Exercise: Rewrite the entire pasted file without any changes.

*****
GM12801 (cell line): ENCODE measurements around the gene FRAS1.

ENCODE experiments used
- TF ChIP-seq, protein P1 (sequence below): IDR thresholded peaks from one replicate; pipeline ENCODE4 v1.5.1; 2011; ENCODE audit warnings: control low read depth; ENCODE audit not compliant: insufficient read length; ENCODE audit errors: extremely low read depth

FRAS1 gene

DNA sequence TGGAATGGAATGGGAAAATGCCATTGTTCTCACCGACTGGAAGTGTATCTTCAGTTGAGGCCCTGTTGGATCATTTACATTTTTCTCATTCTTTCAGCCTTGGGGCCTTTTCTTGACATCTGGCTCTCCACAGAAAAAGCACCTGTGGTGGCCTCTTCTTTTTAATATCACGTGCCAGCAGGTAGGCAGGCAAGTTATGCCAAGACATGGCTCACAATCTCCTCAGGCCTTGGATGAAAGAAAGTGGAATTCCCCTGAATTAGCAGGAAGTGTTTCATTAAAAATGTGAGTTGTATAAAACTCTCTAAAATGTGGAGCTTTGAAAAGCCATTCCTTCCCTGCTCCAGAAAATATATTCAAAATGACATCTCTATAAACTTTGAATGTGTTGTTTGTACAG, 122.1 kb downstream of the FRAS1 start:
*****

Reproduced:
GM12801 (cell line): ENCODE measurements around the gene FRAS1.

ENCODE experiments used
- TF ChIP-seq, protein P1 (sequence below): IDR thresholded peaks from one replicate; pipeline ENCODE4 v1.5.1; 2011; ENCODE audit warnings: control low read depth; ENCODE audit not compliant: insufficient read length; ENCODE audit errors: extremely low read depth

FRAS1 gene

DNA sequence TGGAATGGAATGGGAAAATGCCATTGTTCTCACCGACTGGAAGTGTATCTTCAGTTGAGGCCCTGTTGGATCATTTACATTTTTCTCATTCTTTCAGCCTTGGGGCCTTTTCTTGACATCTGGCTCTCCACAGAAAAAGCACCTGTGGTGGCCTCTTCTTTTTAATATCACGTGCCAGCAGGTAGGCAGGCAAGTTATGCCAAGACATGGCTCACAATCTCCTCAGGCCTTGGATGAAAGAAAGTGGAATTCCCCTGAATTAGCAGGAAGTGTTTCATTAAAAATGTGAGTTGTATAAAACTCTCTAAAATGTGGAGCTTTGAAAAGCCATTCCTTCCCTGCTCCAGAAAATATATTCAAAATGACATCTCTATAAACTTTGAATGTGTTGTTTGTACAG, 122.1 kb downstream of the FRAS1 start: